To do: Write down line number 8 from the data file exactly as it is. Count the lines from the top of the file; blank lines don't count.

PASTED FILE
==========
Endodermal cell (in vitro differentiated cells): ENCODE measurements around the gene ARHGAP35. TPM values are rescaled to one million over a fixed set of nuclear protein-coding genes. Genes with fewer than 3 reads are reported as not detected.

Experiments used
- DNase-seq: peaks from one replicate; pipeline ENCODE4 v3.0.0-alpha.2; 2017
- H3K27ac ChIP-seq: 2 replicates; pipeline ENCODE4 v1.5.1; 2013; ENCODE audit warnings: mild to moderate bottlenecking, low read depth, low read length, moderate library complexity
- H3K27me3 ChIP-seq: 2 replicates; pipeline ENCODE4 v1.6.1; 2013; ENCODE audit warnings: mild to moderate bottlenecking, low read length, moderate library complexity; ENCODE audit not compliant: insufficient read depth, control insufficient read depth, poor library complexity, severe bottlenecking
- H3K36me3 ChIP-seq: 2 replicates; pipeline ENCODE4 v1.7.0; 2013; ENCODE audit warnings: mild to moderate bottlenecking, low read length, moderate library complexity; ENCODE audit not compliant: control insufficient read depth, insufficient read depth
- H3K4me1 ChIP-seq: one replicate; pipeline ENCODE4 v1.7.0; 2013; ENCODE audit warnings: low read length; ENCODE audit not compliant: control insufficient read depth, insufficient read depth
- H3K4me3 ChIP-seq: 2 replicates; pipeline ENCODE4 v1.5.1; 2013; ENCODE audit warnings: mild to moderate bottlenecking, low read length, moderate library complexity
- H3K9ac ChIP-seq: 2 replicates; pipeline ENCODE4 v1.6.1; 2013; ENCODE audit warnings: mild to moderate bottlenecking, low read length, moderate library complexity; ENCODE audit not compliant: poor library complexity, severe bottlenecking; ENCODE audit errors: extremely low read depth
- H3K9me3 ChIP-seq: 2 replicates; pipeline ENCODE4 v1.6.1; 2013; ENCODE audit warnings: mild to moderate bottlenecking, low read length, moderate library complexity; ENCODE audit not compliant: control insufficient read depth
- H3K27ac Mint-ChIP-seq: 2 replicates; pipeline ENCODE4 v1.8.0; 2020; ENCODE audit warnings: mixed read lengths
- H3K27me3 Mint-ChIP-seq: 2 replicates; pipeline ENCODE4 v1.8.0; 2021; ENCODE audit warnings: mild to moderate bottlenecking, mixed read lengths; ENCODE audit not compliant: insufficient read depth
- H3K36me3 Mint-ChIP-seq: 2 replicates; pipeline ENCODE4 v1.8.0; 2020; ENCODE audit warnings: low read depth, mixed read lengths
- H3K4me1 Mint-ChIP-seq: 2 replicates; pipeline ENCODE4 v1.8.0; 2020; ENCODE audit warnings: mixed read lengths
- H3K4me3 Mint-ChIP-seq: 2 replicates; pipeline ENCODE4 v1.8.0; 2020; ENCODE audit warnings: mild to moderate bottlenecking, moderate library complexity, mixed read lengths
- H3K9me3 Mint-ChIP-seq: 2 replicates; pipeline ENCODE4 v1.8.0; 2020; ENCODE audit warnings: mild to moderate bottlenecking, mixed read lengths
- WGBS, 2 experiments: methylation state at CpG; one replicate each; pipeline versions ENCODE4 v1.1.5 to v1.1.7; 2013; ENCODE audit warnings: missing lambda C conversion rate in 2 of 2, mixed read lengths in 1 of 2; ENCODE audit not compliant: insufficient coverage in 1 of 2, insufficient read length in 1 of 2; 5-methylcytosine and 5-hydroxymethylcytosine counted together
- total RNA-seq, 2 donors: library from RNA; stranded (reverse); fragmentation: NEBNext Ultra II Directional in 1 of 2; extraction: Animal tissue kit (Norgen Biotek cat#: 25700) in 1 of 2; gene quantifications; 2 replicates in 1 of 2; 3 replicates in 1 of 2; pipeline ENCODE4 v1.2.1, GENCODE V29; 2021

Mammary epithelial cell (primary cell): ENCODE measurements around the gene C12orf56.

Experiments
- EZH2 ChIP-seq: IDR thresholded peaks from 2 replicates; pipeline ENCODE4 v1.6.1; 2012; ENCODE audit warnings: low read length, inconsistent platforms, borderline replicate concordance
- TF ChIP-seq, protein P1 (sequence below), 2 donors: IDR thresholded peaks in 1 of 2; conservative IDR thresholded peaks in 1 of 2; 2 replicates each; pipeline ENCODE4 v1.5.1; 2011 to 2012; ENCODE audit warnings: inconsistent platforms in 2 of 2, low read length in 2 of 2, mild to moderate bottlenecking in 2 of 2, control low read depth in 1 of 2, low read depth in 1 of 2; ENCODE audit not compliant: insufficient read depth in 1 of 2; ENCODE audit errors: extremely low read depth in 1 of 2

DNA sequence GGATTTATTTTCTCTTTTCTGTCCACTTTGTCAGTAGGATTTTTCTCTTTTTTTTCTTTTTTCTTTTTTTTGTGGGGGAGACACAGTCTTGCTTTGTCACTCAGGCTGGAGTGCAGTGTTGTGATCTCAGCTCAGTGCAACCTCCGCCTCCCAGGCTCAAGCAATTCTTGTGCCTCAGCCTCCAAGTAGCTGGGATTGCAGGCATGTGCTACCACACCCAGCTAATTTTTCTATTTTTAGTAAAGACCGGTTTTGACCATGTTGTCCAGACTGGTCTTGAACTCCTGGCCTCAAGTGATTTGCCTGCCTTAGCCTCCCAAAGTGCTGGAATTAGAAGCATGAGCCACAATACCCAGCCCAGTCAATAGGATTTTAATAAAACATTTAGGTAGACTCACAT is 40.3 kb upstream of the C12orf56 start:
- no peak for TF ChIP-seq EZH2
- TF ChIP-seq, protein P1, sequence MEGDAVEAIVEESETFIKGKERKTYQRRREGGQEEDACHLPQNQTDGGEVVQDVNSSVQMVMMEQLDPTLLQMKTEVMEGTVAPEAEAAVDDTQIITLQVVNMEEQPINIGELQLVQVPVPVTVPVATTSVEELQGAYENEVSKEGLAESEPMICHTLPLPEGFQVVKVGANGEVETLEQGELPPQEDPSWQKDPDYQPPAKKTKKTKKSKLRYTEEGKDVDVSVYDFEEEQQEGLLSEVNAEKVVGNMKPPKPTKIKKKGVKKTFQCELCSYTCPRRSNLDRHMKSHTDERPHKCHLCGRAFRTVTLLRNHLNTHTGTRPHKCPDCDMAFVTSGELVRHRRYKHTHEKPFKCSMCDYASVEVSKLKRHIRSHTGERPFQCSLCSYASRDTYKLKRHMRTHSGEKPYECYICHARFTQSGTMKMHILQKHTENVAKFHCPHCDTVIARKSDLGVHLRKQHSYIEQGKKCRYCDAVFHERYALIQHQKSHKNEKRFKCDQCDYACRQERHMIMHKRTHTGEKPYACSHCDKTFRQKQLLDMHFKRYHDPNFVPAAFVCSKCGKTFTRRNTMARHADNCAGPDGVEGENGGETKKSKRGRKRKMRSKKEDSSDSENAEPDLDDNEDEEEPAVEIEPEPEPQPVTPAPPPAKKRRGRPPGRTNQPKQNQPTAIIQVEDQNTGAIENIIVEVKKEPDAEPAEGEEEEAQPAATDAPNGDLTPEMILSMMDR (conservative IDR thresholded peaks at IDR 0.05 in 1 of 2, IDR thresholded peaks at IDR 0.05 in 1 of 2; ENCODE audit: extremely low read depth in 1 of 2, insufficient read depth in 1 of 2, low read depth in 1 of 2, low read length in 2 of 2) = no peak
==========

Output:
- H3K4me3 ChIP-seq: 2 replicates; pipeline ENCODE4 v1.5.1; 2013; ENCODE audit warnings: mild to moderate bottlenecking, low read length, moderate library complexity